As South Africa continues to reel under the most devastating economic privation the country has experienced in its 26 years of democratic rule, property and legal experts are confounded by the ANC’s pronouncements on land expropriation that will undoubtedly cause further erosion of investor confidence immediately.
The ANC’s National Executive Committee caused the massive uproar at its first lekgotla of the year, announcing after the meeting that it intended to exclude the judicial system from all decisions regarding land expropriation without compensation.
Yael Geffen, CEO of Lew Geffen Sotheby’s International Realty says given the already rock-bottom foreign investor confidence in the country, the ANC’s announcement defies both logic and sense.
“The South African economy is losing billions of rands as the power utility staggers from one crisis to the next at precisely the same time as our national airline has effectively imploded”.
“We’re teetering over the precipice of international junk status and the last thing this country needs is a neon sign telling foreign investors that any investment in fixed assets in South Africa could be stripped on a whim without compensation or recourse in the courts“.
“We’re effectively hanging out the ‘closed for business’ sign at precisely the moment when we most need the government to be stepping up to the plate.”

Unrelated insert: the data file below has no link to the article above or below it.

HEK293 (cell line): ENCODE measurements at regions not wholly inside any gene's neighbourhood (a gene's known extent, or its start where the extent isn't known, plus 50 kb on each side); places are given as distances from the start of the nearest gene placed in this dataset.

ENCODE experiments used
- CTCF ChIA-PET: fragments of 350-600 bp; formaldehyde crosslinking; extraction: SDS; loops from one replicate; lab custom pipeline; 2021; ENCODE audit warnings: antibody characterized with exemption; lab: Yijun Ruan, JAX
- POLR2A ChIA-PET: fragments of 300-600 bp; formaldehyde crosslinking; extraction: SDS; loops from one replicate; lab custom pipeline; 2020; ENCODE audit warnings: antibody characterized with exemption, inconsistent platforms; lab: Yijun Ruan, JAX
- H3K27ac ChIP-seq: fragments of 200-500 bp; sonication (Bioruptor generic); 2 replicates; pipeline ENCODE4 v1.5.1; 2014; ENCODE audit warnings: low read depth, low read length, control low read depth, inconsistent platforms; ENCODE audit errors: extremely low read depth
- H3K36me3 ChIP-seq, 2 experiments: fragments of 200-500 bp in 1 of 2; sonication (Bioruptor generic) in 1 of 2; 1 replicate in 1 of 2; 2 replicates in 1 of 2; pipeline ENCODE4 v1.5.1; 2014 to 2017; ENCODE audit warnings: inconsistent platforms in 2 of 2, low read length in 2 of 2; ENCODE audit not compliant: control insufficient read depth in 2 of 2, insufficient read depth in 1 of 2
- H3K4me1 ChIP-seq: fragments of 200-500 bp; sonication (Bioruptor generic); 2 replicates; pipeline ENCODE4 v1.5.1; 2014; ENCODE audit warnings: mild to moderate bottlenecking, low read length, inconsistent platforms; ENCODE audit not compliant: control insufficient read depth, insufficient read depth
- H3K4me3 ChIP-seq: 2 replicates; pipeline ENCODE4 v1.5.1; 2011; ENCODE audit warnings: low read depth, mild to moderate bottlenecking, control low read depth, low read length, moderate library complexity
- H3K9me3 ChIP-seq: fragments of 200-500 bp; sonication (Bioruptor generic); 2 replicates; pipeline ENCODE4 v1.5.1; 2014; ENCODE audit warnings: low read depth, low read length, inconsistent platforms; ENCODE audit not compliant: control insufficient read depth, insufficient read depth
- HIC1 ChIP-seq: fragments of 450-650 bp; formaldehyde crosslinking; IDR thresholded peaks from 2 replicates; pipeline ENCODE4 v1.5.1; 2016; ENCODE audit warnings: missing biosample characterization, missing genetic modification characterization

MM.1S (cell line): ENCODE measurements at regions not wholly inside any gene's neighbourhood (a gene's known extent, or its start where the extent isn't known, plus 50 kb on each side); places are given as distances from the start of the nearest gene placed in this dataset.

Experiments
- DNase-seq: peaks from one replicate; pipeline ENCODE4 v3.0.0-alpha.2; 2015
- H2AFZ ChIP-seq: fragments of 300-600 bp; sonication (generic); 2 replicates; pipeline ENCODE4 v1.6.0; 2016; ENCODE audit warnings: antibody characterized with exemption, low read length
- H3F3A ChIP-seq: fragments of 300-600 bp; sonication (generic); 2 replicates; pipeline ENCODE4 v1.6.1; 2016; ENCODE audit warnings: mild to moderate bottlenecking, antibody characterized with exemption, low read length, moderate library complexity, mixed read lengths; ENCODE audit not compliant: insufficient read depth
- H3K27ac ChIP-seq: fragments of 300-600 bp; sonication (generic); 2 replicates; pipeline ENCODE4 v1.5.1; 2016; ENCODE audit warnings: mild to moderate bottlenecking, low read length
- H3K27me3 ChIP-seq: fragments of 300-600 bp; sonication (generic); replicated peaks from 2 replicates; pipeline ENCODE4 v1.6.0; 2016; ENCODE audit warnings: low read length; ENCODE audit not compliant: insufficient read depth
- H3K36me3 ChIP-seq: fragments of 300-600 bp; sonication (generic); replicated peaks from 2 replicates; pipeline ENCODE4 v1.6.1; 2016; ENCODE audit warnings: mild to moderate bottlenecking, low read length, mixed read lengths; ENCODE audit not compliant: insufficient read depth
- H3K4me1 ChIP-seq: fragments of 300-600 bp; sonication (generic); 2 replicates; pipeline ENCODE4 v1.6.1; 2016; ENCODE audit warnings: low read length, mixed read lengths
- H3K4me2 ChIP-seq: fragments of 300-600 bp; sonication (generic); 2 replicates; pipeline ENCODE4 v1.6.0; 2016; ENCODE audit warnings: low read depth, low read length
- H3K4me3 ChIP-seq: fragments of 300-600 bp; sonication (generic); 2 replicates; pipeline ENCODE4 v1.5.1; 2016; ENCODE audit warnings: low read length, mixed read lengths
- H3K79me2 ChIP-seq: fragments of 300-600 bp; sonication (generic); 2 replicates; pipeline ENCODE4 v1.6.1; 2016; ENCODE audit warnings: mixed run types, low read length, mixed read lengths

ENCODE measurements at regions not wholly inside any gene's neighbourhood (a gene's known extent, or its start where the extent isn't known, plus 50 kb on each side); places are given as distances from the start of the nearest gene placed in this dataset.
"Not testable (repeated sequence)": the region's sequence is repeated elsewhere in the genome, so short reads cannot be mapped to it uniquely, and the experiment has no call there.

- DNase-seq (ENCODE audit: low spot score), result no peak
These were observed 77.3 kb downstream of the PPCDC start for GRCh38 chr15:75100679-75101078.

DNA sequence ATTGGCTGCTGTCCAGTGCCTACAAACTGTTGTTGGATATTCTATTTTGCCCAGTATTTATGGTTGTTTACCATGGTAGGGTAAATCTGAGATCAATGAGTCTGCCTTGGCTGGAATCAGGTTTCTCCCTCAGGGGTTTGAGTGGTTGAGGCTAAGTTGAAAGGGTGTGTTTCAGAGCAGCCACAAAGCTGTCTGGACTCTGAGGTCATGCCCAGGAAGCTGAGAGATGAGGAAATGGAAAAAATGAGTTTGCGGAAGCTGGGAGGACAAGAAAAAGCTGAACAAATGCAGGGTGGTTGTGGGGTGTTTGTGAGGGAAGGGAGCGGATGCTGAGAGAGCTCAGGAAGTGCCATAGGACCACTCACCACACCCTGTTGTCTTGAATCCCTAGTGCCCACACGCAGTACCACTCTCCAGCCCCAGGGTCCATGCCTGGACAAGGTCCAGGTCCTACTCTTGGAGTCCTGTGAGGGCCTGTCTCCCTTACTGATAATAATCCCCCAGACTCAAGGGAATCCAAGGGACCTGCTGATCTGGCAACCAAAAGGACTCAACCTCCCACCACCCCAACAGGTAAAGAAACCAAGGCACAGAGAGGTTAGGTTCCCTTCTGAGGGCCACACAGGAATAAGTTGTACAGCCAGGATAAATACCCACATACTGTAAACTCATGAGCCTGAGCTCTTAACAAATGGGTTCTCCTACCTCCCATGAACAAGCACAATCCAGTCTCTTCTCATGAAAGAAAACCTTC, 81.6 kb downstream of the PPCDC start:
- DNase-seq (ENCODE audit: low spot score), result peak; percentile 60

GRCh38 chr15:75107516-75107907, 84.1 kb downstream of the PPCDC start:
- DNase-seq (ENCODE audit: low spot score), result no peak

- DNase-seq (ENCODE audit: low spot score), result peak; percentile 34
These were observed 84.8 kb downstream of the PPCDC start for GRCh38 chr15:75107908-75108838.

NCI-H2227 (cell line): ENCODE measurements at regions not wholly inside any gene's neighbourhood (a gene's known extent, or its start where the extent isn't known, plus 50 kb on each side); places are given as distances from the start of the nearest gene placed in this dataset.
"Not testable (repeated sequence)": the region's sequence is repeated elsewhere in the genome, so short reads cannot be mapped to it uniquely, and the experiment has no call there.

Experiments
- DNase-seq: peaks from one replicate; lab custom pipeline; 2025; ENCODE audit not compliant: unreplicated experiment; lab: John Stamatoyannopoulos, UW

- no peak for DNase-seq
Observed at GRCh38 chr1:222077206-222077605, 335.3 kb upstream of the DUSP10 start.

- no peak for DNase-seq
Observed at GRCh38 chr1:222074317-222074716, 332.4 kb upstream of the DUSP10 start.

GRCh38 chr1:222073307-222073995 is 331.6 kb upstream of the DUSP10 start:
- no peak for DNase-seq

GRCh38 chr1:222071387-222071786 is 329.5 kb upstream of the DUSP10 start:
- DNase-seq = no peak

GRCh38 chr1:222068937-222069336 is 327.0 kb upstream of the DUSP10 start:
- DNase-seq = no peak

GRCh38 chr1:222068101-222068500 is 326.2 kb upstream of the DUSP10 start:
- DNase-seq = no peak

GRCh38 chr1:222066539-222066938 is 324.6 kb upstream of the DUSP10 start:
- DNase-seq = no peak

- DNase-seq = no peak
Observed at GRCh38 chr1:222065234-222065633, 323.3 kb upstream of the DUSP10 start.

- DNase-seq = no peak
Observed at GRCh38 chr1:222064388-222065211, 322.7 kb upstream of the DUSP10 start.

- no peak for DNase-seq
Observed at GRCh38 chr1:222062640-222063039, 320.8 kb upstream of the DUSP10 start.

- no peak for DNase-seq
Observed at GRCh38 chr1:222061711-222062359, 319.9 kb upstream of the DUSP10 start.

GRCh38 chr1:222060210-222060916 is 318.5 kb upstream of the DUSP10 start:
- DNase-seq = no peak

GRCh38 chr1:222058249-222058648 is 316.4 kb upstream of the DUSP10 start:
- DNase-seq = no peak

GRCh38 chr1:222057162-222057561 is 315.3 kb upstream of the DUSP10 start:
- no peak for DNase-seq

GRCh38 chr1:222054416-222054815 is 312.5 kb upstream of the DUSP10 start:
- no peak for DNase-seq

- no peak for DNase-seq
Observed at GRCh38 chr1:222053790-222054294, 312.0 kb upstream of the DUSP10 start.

Joff van Reenen is Lead Auctioneer and Director of High Street Auctions, that works primarily with investment funds, REITs, multi-national corporates and financial institutions to reorganize, streamline or strategically grow their portfolios across industrial and commercial investment properties, as well as development land.
Van Reenen says: “This time last year the President noted in the State of the Nation Address that the state through the Department of Public Works has a property portfolio of more than 93 000 buildings and more than 1.9 million hectares of land.”
“He vowed at the time that land will be released from this portfolio to address the issue of human settlements“.
“The government is by far the largest land owner in South Africa and has for decades had within its power the ability to address much of the human settlement issues in South Africa, yet seems determined to press ahead with its plan to effectively invalidate one of the three pillars of constitutional access which has been guaranteed to all citizens“.
“Much of our company’s clientele resides abroad and we’re already fielding uncomfortable questions on this issue that we are unable to answer in any satisfactory manner. The ANC’s decision to pursue this course of action defies logic when it’s prevailing message to the electorate is that we’re committed to attracting international investment into the country.”
After the ANC’s lekgotla last month President Cyril Ramaphosa said in a statement: “We are encouraged that the Lekgotla endorsed the recommendation that the power to determine the quantum of compensation for land expropriation should reside in the executive.”
Specialist property attorney David Dewar agrees that the ANC’s lekgotla announcement is both worrying and – in his view – unconstitutional.